Remember, my trading style is all about relaxing and not becoming emotional, and yours should be too, Forex trading success is not measured by one trade or over one week, it’s measured over a period of years and a large series of trades, so don’t become emotional over any ONE trade. The best way to not become emotional over any one trade is to never risk more than you are comfortable with losing.
Now, I do make a note on my notepad if something has triggered or been missed, I will then be sure to keep a watch on the 4 hour chart during the European trading session to potentially get into the same trade. By the time I finish going over the charts it’s still only 4pm or earlier. As you can see, my market analysis and screen time is a small amount of time, hopefully you are ‘listening’ and seeing a pattern. After this, I will check the email inbox and do some emails, and maybe post something in the members’ forums if I see anything happening.
3:30 -4:00 PM –
It’s time to pick up the son from pre-school. He comes home and for the next few hours it’s all about him; I will take time away from the markets and business and play with him, read him some books or watch some cartoons, anything really. Children are good fun if you don’t take yourself too seriously, you have to be a big kid at heart and think like them, I find the trick is to give them plenty of attention into the afternoon and before you know it it’s dinner time and almost ready for his bed time. We have a strict routine with him.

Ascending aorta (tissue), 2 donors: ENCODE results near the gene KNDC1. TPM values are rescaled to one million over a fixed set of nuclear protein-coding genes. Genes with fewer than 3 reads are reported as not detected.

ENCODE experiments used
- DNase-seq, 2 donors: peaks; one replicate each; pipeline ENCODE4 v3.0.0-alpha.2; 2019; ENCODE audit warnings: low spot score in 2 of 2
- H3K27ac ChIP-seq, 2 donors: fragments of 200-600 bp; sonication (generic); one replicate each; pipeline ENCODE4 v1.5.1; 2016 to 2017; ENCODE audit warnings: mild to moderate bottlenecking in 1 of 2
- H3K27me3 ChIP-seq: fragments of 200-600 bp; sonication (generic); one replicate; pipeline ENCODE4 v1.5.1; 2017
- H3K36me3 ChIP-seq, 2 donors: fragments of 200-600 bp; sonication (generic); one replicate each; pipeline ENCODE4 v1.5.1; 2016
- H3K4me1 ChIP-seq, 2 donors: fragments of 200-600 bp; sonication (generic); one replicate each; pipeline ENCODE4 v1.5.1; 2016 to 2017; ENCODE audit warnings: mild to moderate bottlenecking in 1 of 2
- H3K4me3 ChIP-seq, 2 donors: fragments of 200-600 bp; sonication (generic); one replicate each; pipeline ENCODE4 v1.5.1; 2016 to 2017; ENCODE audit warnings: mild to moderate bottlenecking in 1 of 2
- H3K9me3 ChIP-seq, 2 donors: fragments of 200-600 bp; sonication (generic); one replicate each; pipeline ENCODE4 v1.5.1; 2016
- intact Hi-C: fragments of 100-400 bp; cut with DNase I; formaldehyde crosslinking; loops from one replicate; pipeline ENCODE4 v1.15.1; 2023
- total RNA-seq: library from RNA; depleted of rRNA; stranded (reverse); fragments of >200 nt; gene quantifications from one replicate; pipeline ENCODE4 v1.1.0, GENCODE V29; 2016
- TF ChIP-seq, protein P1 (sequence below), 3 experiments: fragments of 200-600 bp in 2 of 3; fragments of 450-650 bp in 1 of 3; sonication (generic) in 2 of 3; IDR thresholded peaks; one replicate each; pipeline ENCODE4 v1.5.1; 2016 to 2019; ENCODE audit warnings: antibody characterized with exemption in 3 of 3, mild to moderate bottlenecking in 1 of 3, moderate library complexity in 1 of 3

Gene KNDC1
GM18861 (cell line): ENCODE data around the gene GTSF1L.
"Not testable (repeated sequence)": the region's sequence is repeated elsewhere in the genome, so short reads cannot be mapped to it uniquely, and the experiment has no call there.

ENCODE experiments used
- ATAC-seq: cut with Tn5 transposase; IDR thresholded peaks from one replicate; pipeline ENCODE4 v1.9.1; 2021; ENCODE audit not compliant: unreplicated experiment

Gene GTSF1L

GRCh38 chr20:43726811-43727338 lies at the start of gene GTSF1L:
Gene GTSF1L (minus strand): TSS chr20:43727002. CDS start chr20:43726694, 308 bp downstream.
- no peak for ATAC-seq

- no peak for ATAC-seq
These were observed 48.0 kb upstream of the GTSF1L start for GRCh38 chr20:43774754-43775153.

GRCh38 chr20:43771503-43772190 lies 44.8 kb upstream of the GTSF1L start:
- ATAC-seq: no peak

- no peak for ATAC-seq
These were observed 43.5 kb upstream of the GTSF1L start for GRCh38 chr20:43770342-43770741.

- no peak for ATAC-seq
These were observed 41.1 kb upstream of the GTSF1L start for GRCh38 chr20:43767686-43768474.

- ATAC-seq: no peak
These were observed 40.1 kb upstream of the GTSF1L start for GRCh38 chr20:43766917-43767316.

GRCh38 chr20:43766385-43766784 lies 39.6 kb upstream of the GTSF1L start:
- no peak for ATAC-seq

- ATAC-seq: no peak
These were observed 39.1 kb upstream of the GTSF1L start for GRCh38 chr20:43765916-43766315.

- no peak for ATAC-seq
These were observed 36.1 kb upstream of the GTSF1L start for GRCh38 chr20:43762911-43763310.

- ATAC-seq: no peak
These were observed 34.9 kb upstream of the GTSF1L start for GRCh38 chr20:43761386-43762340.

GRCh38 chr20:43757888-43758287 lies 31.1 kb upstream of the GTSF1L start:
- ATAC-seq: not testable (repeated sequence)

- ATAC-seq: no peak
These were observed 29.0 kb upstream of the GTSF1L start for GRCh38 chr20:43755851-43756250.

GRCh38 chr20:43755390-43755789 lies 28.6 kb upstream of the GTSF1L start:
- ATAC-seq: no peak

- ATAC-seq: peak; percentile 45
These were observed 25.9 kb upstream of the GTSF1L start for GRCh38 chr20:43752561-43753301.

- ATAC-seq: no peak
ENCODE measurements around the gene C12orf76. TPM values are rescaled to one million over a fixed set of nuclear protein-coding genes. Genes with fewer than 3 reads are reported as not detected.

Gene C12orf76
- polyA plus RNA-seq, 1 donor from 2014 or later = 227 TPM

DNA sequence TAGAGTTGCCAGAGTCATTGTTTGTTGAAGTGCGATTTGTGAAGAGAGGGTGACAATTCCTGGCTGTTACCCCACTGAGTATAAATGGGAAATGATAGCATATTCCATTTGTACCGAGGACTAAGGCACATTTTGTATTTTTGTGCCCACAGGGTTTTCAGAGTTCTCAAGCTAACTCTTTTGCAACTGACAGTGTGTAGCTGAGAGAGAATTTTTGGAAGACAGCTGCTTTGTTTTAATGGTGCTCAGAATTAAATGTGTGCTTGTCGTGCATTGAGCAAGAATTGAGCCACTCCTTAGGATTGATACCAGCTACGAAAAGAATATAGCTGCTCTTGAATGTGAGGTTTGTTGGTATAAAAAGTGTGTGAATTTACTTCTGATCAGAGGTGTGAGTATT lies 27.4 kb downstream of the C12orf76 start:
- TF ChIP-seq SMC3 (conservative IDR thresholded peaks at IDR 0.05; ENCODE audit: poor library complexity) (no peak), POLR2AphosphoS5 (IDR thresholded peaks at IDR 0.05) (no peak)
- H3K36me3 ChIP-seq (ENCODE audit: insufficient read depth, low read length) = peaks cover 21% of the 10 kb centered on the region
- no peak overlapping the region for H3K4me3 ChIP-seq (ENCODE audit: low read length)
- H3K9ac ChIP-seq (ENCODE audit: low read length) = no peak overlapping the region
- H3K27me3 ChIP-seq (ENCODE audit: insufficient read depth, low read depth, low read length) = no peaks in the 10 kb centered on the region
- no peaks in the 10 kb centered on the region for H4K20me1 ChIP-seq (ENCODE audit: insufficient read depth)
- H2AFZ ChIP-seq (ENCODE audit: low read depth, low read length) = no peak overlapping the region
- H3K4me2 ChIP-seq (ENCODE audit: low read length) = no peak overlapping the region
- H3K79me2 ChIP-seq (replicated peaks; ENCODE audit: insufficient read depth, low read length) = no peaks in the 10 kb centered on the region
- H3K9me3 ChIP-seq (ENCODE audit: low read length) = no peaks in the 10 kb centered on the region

7:00 PM –
It’s now about 6 or 7 p.m. and the London / European trading session is underway. Around this time I will grab the laptop from the office and go into the lounge room to spend time with my wife and see what’s on TV.
I will have the charts open; browsing the 4 hour and daily charts of the major Forex currency pairs while looking for possible price action signals. Again, I will have my notepad and pen with me, taking any relevant notes and keeping track of what is happening. It’s important to understand that I will have a closer look at things if earlier in the day there was activity on the daily charts from a signal that had formed, remember I would have noted this, so when it comes to the evening I know what to be looking at on the radar.
So, I will be talking to the wife, watching a movie or a TV show and glancing at the screens every hour or so just to keep track of things and see if anything is forming. Honestly, I consider myself finished trading for the day by the evening, and will casually keep in contact with the London session and open of New York trading.
I rarely enter a trade in the evening, but you do have to be there to find them. You DON’T have to trade 4 hour charts, and for those with full time jobs or business’s, I don’t suggest it as it is a tad more mind intensive and time consuming; it requires more commitment and will test your emotions more.
On any given day I will usually be in a position or have orders waiting to be filled to enter a position. By 11 PM to 1 AM I am in bed, and when I am sleeping the trades ‘bake’ and when I wake up I will generally be greeted with a stop loss that has been hit or a nice profit, it’s really one or the other.
My version of ‘set and forget trading’ is basically the concept of placing trades and letting the market work itself out, either stopping you out or reaching the profit target area. Sleeping allows for true set and forget trading, and since I am in Australia most of the action takes places in the USA when I am sleeping.
Maybe there is a lesson in that for everybody…Completely avoiding the market for a 12 hour period could actually be one of the key ingredients in determining your success or failure in the markets, in other words…place your trades or place your orders and then stay the hell away from the computer; remove all emotion and let the trade work itself out. By watching it you CAN’T change the outcome, you will probably just drive yourself insane.
I hope you enjoyed getting a glimpse into my life and my world, and I trust you have learned something from today’s article and picked up some pointers to help your own trading.